Dan Feldman

LOS ANGELES, CA - DECEMBER 02:  Dwight Howard #12 of the Los Angeles Lakers attempts a layup in front of Nikola Vucevic #9 of the Orlando Magic at Staples Center on December 2, 2012 in Los Angeles, California.  NOTE TO USER: User expressly acknowledges and agrees that, by downloading and or using this photograph, User is consenting to the terms and conditions of the Getty Images License Agreement.  (Photo by Harry How/Getty Images)
Harry How/Getty Images

Report: Small-market teams believe new CBA doesn’t help them enough

1 Comment

The 2011 Collective Bargaining Agreement introduced a harsher luxury tax to constrain high-spending teams.

The 2017 CBA added a veteran-designated-player rule to further help teams retain their biggest stars, a particular benefit to the small-market teams that tend to lose those free agents to bigger markets.

Adrian Wojnarowski of Yahoo Sports:

Yet, privately, there are still small-market executives who will tell you that the NBA and players association didn’t go far enough in this agreement. Some smaller-market executives still believe they’ll struggle to keep stars, think the league should go as far as skewing salaries for players on teams in higher-tax-bracket states, eliminating the edge that places like Texas and Florida have with no state income tax.

This isn’t really a small-market, big-market dispute. The NBA’s two largest-market teams, Knicks and Lakers, play in states (New York and California) with high income-tax rates. The small-market Spurs play in a state (Texas) with no state income tax.

But it is an issue of fairness and competitive balance, and a tax-based spending adjustment is a reasonable idea in theory. After all, the CBA attempts to put the Raptors on equal footing with the difference between Canadian and American taxes.

However, going state by state could get complex in a hurry. How would jock taxes, paid by players in certain away markets, factor? What about other types of taxes (sales, property, etc.), which can be higher in states without an income tax to compensate? Does the league re-configure each team’s rules whenever the local tax code changes?

I’m not sure this is a big enough deal to warrant all the aggravation. But if teams executives in states with high income-tax rates are so upset, they can always lobby local politicians to change the tax law.

Report: NBA players will soon have hotline to call in officiating critiques

PORTLAND, OR - MAY 9: Draymond Green #23 of the Golden State Warriors confronts referee Ed Malloy #14  during the first quarter of Game Four of the Western Conference Semifinals against the Portland Trail Blazers during the 2016 NBA Playoffs at the Moda Center on May 9, 2016 in Portland, Oregon. NOTE TO USER: User expressly acknowledges and agrees that by downloading and/or using this photograph, user is consenting to the terms and conditions of the Getty Images License Agreement.  (Photo by Steve Dykes/Getty Images)
Steve Dykes/Getty Images

Update: Lawrence has clarified the hotline will be run by the union. Presumably, the union will relay concerns to the league.


Former NBA commissioner David Stern ruled with an iron fist. Any public criticism of officiating – by players, coaches, executives or owners – resulted in a swift fine.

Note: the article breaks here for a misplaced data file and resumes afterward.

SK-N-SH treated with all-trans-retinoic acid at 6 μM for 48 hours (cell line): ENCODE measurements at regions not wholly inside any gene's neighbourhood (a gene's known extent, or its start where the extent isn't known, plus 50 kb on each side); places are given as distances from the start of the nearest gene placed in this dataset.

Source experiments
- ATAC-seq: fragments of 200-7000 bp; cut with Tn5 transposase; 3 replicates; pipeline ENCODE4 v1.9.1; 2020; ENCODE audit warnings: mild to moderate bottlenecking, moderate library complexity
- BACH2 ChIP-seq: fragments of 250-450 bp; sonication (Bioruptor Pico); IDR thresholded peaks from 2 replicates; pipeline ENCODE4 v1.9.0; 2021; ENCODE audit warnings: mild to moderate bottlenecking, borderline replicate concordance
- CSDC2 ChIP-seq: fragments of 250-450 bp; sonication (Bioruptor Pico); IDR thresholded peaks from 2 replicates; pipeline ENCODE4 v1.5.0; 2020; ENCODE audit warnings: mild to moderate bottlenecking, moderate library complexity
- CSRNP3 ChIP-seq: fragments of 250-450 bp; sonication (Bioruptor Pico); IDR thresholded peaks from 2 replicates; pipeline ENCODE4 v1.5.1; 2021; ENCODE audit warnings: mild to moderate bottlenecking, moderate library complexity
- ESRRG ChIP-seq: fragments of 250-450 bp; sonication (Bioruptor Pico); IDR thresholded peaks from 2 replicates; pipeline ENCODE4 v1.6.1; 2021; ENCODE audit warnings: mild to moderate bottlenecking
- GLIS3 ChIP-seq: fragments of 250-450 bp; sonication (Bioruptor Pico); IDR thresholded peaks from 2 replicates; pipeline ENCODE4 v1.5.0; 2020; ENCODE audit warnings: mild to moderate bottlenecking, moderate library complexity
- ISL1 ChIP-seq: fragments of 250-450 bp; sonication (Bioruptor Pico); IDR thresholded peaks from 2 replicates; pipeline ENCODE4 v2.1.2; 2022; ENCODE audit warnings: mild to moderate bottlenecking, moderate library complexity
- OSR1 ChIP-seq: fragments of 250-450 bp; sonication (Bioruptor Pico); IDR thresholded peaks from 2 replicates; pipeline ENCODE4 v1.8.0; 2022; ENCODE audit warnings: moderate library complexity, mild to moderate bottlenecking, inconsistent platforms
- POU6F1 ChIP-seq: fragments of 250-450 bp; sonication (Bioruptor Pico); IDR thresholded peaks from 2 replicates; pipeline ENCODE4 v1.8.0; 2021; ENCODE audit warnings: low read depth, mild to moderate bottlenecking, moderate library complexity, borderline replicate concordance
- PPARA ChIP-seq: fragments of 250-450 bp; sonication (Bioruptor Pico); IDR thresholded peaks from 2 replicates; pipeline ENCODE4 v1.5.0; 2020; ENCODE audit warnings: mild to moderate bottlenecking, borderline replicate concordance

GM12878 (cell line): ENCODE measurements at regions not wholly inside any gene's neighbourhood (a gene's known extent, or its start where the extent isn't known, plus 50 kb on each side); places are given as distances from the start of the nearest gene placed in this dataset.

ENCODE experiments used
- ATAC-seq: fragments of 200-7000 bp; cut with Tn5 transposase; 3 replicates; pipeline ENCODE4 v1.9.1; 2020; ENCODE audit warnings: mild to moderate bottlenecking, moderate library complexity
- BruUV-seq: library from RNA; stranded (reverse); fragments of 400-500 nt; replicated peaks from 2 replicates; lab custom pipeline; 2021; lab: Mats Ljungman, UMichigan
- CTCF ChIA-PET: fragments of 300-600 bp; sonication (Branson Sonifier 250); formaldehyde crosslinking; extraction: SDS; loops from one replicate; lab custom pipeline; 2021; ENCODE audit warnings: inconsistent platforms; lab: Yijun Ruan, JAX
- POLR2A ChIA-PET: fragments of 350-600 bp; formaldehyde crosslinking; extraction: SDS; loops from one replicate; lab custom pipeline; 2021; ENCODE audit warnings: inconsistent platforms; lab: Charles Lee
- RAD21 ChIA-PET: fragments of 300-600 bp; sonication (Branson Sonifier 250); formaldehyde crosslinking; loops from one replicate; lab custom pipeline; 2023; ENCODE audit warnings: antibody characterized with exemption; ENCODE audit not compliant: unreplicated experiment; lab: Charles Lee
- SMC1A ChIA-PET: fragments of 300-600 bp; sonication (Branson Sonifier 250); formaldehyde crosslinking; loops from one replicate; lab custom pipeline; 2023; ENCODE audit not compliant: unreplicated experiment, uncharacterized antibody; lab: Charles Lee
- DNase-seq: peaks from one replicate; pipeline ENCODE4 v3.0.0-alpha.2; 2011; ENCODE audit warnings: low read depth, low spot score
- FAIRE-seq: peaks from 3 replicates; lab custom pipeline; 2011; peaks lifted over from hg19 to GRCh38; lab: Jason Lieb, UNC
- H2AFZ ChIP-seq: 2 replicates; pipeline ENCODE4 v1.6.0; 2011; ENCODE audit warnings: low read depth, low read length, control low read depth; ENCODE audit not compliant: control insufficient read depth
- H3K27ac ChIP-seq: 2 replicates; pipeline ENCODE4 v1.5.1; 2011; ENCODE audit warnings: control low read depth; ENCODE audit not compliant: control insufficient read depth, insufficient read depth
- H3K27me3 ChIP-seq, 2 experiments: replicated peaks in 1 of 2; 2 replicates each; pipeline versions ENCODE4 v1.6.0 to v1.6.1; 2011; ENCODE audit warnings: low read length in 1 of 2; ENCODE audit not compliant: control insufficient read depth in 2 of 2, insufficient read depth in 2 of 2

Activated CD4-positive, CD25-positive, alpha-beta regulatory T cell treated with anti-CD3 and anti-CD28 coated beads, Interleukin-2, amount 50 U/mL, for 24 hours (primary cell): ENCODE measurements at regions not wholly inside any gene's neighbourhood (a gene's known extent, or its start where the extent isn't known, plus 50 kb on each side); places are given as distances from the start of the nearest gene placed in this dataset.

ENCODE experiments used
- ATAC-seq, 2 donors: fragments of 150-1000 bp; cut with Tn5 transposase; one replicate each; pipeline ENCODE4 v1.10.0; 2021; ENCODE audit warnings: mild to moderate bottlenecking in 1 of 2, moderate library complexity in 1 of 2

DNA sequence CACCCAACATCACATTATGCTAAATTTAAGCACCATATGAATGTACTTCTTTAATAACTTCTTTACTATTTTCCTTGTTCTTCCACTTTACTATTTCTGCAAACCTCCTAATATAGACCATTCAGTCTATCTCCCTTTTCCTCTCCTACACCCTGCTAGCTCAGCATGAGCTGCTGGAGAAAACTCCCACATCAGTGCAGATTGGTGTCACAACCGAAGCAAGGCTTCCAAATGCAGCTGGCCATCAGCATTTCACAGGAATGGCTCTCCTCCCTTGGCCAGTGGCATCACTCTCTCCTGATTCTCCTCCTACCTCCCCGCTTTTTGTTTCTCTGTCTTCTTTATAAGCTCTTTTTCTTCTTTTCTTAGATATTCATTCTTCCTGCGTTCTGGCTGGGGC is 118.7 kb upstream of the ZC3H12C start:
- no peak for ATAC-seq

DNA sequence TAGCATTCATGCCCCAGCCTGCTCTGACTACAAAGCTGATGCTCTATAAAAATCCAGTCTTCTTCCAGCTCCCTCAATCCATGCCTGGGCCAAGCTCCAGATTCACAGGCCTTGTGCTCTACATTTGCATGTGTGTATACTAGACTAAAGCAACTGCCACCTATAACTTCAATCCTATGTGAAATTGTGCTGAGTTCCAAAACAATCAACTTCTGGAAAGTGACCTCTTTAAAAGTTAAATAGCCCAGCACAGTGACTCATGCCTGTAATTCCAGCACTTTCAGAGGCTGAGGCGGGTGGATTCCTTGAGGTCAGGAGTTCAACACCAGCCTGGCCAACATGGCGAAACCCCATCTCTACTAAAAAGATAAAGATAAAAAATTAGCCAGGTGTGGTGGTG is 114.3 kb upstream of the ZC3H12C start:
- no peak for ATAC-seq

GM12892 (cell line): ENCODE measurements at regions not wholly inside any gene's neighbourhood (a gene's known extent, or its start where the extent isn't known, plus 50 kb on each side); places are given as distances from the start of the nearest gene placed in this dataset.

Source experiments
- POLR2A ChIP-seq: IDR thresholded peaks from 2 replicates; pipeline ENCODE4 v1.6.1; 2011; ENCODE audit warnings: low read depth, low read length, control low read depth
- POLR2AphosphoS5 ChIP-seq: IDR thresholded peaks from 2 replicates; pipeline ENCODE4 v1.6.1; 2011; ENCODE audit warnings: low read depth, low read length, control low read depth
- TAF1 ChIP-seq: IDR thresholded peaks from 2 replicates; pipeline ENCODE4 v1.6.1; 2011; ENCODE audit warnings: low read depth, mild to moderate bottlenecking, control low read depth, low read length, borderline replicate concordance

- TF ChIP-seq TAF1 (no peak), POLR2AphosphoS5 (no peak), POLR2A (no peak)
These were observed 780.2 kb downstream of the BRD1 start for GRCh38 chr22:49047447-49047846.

Those fines still exist, but Adam Silver has ushered in an era of accountability for referees. The league seemingly has better hiring practices, and Last Two Minute Reports publicly assesses officiating late in close games.

Under the new Collective Bargaining Agreement, players will get a larger voice on refereeing.

Mitch Lawrence of Sporting News:

Players will be able to critique the work of game referees, as never before. In the past, they were allowed to submit one report annually — but never were allowed to mention the offending refs by name. That was the way Stern wanted it handled, and it wasn’t subject to collective bargaining; the players had to accept the commissioner’s edict, and they never felt like they had any clout in this area. Starting with the new CBA, however, the reports will be submitted with the names of the refs and with greater frequency, coming once a month.

Additionally, the players for the first time will have a hotline to call in to critique the work of refs in their games. They’ll be able to report not just on where they think the official botched a call, but also if they found a ref to be out of line, verbally, with how they handled blow-ups. Basically, they can complain like never before. The hotline is a response to the league allowing the new monthly reviews so that players can report something they thought was handled incorrectly while it’s still fresh in their minds.

This seems like a good step.

Referees too often have tendencies for specific players, and players should have an outlet to express concern. So should coaches.

Then, the league can review with a specific concern in mind. When appropriate, that can be communicated to referees, who will ideally improve based on the feedback.

Officials have immense power. Left unchecked, that leads to missed calls and a bad product. This is a small, reasonable check.

Jim Buss: Lakers’ progress, Luke Walton’s approval would make firing me a ‘big mistake’

EL SEGUNDO, CA - AUGUST 10:  Jim Buss and his sister Jeanie Buss of the Los Angeles lakers attend a news conference where Dwight Howard was introduced as the newest member of the team at the Toyota Sports Center on August 10, 2012 in El Segundo, California. The Lakers acquired Howard from Orlando Magic in a four-team trade. In addition Lakers wil receive Chris Duhon and Earl Clark from the Magic.  (Photo by Kevork Djansezian/Getty Images)
Kevork Djansezian/Getty Images

After the 2013-14 season, Jim Buss made a bold proclamation: He’d  resign as Lakers executive vice president of basketball operations if they weren’t “contending for the Western Conference, contending for a championship … in three to four years.”

But instead of providing clarity about his job status, Buss’ pledge has only spurred questions.

How long is 3-4 years? Lakers governor and Jim’s sister, Jeannie Buss, said he has until the end of this season. Jim said he has until the end of next season.

What does “contending for the Western Conference, contending for a championship” mean? She’s said at least second round. He’s being far more elusive.

Bill Oram of The Orange County Register:

It’s a pledge that might prove to be Jim Buss’ undoing. Reached by the Southern California News Group last week, he said he “wasn’t referring to a certain playoff position” and that the deadline “really wasn’t as clear as people say it is.”

“This was quotes from three or four years ago,” he said. “Those were what the path was supposed to be.”